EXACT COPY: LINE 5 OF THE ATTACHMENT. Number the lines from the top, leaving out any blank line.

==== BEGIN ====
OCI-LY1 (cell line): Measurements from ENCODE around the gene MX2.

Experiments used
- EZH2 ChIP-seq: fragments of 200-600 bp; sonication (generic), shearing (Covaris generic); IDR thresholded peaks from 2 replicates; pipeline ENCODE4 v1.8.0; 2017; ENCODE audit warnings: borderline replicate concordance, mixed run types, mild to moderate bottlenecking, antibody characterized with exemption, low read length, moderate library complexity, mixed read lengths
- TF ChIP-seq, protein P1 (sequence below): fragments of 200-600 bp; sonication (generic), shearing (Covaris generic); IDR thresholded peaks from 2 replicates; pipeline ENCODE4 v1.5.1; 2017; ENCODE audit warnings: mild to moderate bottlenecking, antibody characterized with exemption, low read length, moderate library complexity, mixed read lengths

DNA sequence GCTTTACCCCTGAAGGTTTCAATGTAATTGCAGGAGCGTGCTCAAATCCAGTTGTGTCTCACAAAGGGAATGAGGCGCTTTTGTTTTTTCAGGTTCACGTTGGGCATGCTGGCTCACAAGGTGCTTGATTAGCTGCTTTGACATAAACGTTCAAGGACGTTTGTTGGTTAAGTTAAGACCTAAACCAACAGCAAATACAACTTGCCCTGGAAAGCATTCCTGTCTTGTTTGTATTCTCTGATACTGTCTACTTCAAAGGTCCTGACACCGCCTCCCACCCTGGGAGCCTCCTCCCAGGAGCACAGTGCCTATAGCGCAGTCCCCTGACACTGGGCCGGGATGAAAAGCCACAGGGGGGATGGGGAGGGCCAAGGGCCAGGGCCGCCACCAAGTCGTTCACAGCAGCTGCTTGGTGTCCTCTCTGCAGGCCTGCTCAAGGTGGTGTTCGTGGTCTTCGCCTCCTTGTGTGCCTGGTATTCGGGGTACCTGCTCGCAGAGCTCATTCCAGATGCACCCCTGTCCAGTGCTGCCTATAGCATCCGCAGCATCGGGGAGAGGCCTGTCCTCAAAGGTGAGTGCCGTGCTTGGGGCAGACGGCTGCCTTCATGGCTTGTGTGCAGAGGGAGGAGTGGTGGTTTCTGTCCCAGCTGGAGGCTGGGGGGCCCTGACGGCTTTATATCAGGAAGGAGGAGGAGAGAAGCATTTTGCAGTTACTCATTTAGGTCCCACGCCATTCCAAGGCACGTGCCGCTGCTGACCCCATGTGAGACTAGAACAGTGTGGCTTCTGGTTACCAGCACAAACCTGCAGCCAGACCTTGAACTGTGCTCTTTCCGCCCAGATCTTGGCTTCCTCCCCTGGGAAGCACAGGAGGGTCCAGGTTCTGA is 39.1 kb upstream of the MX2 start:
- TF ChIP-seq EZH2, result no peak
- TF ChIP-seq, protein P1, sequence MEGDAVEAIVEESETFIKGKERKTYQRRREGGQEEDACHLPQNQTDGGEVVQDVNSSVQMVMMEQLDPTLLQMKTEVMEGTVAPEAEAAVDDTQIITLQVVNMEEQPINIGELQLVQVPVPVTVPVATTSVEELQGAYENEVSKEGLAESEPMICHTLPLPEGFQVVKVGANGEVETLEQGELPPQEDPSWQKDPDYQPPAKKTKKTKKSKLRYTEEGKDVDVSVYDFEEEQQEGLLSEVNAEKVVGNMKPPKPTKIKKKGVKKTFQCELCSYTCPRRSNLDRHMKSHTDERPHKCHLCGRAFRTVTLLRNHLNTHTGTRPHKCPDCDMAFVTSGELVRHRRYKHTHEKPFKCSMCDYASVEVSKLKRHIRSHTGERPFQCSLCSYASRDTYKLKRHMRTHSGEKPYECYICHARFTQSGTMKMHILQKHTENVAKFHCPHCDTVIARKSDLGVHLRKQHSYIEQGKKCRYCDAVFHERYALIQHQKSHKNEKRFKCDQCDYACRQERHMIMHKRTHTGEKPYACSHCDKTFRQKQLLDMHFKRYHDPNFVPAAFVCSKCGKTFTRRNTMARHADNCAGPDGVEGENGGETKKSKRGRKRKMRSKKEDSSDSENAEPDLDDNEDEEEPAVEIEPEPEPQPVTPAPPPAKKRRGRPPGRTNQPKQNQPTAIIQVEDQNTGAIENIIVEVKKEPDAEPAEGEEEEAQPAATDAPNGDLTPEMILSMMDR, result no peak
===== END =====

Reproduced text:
DNA sequence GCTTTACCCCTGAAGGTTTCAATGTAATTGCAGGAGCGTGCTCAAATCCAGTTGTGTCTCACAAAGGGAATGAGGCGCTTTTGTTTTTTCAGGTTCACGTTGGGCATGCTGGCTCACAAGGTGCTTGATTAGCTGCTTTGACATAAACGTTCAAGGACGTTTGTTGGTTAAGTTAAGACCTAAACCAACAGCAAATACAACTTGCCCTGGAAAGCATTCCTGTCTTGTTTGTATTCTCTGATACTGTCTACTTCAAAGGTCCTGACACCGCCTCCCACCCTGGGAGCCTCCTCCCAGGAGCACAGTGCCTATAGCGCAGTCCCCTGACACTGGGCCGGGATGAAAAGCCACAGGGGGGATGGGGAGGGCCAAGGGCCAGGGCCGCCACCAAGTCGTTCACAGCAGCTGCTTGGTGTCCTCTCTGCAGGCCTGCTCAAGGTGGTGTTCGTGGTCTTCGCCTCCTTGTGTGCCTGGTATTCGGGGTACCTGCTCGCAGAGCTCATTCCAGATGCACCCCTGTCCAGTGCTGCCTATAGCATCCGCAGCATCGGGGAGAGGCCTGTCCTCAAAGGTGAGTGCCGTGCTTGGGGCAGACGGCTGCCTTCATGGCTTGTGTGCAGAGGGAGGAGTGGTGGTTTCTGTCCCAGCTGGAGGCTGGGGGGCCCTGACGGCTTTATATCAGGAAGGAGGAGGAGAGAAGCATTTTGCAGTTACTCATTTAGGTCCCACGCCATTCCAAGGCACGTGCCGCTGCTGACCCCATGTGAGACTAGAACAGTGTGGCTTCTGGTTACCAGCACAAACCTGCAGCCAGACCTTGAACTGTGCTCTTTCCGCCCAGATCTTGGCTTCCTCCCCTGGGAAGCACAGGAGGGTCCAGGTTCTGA is 39.1 kb upstream of the MX2 start: